Authors who publish with Amazon’s 15 imprints are viewed as equal partners, with these publishers taking an author-centric approach that combines the best of traditional and independent publishing. At a SinC Puget Sound program on May 10th that attracted a record number of participants, Thomas & Mercer’s Editorial Director Grace Doyle and Senior Acquisitions Editor Liz Pearson outlined how Amazon’s full-service publishing arm works, its history and its goals.
Thomas & Mercer was established in 2009 as the Amazon imprint dedicated to publishing mysteries, thrillers, and true crime. They currently publish about 100 books a year, and the majority are submitted by agents, but, said Doyle, “Great stories can come from anywhere.”
T&M is particularly interested in books that cross genres to reach the widest possible audience. For example, domestic suspense is currently popular because it combines page-turning excitement with memorable characters and relationships. Some of the local authors they currently publish are Robert Dugoni, G.M. Ford, and Greg Olsen. Working with T&M, these authors are viewed as “customers” and partners, participating in all aspects of the editing, cover design, promotional copy, and marketing. “With traditional publishers, authors are not as involved,” said Doyle.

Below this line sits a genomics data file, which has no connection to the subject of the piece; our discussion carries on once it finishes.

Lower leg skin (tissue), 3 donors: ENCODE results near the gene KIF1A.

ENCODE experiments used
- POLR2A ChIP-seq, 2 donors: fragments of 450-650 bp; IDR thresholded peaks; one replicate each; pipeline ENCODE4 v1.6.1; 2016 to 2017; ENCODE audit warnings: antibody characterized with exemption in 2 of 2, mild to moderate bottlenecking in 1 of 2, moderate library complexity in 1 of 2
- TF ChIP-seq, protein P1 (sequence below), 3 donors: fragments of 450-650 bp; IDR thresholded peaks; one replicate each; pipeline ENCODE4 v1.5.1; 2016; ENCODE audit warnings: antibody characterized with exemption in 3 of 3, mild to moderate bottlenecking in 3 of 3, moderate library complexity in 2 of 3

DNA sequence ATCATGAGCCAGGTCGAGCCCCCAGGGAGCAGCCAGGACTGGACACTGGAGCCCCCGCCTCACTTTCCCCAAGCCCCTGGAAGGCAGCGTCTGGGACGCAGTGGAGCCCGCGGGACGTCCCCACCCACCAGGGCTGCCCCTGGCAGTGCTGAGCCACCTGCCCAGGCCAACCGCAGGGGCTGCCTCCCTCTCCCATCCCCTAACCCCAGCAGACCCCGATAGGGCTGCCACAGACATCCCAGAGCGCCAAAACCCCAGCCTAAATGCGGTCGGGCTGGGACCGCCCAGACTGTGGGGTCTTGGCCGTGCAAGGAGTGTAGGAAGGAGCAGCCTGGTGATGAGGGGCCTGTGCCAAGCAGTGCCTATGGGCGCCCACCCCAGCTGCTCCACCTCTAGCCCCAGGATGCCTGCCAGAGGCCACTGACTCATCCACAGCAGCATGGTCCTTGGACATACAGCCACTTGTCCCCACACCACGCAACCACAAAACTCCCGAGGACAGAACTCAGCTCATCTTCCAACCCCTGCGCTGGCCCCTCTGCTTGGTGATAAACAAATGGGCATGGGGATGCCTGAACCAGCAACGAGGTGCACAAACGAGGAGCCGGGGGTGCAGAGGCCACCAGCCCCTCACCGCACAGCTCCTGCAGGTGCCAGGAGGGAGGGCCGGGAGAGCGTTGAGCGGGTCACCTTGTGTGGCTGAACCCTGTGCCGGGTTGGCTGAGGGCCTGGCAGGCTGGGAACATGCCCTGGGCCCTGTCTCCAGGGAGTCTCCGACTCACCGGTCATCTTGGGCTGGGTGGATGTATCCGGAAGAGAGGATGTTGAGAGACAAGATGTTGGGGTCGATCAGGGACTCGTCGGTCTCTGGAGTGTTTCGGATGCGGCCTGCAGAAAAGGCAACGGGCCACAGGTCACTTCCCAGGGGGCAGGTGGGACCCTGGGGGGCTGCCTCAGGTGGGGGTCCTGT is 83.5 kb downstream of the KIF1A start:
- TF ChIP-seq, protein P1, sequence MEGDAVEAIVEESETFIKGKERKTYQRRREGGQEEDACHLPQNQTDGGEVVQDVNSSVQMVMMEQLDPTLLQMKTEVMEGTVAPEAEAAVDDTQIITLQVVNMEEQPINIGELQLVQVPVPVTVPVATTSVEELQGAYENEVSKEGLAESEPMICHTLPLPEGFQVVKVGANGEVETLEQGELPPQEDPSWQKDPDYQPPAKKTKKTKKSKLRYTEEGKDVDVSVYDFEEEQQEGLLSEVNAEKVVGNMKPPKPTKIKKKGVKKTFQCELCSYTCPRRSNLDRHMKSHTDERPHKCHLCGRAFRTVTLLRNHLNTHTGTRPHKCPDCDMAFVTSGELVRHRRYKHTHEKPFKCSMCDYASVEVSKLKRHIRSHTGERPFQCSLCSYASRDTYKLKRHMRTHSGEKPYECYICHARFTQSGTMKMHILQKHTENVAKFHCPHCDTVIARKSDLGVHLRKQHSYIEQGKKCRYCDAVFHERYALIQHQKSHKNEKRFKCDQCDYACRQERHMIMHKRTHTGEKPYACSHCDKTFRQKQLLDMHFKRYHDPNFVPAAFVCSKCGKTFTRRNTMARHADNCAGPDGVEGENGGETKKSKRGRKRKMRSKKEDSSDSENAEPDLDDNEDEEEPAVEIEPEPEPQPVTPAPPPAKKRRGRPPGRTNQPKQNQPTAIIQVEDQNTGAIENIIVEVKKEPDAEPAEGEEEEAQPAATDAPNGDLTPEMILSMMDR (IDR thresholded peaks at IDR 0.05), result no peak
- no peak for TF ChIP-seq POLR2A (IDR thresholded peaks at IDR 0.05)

Not surprisingly, one of the big advantages for publishers, authors, and readers is the massive amount of data that Amazon has access to. Readers’ interests and buying behavior inform both the selection of books to be published as well as how they are marketed. While T&M is primarily focused on reaching the Kindle ebook audience, their books are also published in paperback and occasionally in hardback.
Another difference is that, as Doyle noted, they have no “backlist.” This means that, while a traditional publisher puts out a new list each season and focuses its marketing efforts on the first three months of a book’s life, T&M’s marketing team is constantly aware of a book’s performance and ongoing life through Amazon sales, ranking, and other performance indicators.
Amazon has also established offices in London, Munich and elsewhere to provide all the services necessary to produce foreign editions of their books.
Asked how bookstores respond to books published by the online retail giant, Doyle said that they have worked hard and been successful at building good relations with them. “Our goal is to have our books wherever readers will look to find them,” she said.
They also strive for long-term relationships with their author partners and help them to build successful careers. For further information about Amazon’s imprints, please visit the Amazon Publishing website.